We need to switch to electric vehicles to reduce carbon emissions through affordable and clean energy in sustainable cities. However, transportation based on electricity requires significant improvements. One of the biggest problems today is the fast degradation during battery pack charging, caused by inappropriate charging behaviours. It’s a common obstacle in the usage of electric vehicles. The EU-funded ULICBat project will develop an intelligent control for charging vehicle battery packs based on user behaviour-informed learning to overcome this difficulty. It will include a smart generic charging system prolonging battery life, improving vehicle resource efficiency and increasing convenience. The incorporated battery pack charging strategies will enable user preferences and intelligently adjusted charging currents to avoid battery degradation.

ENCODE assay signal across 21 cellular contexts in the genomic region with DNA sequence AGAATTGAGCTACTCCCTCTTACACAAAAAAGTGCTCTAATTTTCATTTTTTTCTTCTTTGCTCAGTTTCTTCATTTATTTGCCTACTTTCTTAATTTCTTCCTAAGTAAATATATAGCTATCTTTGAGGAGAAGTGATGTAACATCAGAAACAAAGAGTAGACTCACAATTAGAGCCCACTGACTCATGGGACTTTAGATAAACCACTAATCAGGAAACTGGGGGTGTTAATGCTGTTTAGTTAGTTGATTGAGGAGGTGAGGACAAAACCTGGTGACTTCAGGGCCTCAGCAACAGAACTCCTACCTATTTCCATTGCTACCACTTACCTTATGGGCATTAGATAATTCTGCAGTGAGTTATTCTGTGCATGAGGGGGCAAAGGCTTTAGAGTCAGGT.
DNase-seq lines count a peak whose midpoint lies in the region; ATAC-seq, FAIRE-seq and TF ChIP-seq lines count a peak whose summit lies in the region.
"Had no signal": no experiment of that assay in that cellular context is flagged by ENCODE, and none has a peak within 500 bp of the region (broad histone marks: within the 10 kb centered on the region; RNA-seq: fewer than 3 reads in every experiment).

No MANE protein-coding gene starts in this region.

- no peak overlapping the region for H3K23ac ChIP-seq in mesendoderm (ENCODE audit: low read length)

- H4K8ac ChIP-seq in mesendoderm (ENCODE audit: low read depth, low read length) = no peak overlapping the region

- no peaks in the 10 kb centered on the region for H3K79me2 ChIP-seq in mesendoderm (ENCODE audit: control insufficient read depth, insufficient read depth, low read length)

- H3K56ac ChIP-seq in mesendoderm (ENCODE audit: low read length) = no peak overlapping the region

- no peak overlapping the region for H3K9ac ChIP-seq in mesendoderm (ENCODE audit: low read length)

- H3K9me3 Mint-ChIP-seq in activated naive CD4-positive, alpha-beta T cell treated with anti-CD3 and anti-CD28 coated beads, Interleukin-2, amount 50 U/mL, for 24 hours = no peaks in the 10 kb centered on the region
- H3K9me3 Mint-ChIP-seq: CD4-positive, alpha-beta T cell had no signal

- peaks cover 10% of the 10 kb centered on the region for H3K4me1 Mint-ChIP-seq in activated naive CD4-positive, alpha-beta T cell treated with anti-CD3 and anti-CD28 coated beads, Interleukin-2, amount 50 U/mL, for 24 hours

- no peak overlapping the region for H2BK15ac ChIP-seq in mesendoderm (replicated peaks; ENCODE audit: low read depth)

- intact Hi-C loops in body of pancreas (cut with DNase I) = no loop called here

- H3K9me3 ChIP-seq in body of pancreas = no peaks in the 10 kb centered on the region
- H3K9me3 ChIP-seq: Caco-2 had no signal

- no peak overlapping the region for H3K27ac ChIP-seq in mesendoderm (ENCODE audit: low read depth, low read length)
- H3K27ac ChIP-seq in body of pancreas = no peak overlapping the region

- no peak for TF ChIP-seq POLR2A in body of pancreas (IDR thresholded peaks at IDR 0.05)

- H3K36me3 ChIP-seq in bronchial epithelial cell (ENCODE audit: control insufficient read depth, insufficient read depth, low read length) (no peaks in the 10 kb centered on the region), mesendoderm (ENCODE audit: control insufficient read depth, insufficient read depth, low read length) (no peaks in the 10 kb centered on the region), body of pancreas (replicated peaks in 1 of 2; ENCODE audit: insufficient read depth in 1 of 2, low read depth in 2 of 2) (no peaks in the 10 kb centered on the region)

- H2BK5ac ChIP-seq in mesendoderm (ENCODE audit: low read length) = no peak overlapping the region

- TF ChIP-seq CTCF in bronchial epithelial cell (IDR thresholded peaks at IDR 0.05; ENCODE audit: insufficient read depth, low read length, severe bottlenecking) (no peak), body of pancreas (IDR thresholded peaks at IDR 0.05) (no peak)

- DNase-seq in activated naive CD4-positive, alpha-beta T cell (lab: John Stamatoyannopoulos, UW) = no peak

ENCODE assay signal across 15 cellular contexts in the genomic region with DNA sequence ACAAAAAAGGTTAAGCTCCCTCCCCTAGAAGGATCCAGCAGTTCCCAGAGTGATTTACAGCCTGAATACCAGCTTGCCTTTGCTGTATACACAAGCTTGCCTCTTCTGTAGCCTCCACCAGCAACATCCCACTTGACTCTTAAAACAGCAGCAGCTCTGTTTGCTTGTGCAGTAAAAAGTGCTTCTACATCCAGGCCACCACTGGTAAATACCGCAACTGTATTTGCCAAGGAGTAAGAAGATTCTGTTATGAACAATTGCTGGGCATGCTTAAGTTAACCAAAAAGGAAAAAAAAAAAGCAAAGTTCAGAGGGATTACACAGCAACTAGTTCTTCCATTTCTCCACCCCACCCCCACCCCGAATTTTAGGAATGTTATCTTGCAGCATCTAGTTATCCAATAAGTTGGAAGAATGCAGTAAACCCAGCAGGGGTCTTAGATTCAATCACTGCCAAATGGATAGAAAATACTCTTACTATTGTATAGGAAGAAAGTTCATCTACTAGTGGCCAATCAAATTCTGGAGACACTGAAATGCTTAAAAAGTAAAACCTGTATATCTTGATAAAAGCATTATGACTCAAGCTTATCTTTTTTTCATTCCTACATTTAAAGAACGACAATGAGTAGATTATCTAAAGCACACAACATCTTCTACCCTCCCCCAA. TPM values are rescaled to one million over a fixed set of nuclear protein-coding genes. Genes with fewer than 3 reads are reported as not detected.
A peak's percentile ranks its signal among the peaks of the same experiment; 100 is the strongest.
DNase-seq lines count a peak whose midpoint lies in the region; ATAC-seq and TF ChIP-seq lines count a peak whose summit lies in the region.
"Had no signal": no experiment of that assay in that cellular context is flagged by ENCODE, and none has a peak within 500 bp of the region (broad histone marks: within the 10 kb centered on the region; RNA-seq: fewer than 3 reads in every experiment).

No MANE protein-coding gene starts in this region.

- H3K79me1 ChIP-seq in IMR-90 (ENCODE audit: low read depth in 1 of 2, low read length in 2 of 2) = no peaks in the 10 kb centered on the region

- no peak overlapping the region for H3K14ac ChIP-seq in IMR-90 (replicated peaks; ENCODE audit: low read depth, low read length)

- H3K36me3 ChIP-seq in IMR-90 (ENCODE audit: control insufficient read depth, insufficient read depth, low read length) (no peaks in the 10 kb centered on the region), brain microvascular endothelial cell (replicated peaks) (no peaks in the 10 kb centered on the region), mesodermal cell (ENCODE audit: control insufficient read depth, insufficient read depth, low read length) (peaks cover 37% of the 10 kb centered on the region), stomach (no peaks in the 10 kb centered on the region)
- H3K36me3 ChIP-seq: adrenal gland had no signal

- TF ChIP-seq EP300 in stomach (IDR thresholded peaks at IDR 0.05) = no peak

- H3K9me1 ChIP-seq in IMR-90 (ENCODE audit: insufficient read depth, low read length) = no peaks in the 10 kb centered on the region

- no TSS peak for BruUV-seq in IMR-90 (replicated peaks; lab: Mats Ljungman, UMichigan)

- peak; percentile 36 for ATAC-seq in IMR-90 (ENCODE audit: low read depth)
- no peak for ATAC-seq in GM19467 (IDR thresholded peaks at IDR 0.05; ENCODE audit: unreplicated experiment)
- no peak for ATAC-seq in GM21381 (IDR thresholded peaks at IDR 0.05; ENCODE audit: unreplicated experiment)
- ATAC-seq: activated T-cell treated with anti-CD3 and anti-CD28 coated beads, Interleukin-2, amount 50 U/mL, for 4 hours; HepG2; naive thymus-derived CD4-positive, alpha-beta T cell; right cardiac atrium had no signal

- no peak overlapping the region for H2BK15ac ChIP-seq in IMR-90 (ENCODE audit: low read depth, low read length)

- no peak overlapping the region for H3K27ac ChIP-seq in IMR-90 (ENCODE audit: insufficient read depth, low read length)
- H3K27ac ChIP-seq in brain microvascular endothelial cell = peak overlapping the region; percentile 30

"The realisation of the EU industrial and political ambition of promoting transportation electrification to reduce carbon emissions depends heavily on the continued advancement of battery technologies. However, rapid battery pack degradation caused by improper charging behaviours is one of the most crucial factors restricting the wide usage of electric vehicles. This project aims to make step changes in research and innovation of battery management by developing 1) a user charging preference learning and demand prediction model methodology, 2) a user demand-informed optimisation methodology of charging trajectory, and 3) a distributed trajectory tracking-based battery pack charging control, and realise an advanced career development for the experienced researcher. As an MSCA-PF fellow, the experienced researcher, Dr. Quan Ouyang, will receive crucial career development at the Chalmers University of Technology and engage in detailed battery charging control works which span the areas of automatic control and artificial intelligence using a clearly defined training-through-research approach. The project results will include a generic smart charging system to prolong battery life and improve the vehicle’s resource efficiency and convenience. The incorporated battery pack charging strategies will benefit from revolutionarily considering the user preferences and demand, where the designed charging currents can be intelligently adjusted according to different user demands that can effectively restrict battery degradation. The hosting group at the Chalmers University of Technology has a tradition of projects in close cooperation with the vehicle industry (e.g., Volvo Cars, Scania, and CEVT), making it highly likely that the results of this project will be taken up by the industry. Ultimately, this project will contribute to the EU's carbon neutrality goal and the UN Sustainable Development Goals in ""affordable and clean energy"" and ""sustainable cities""."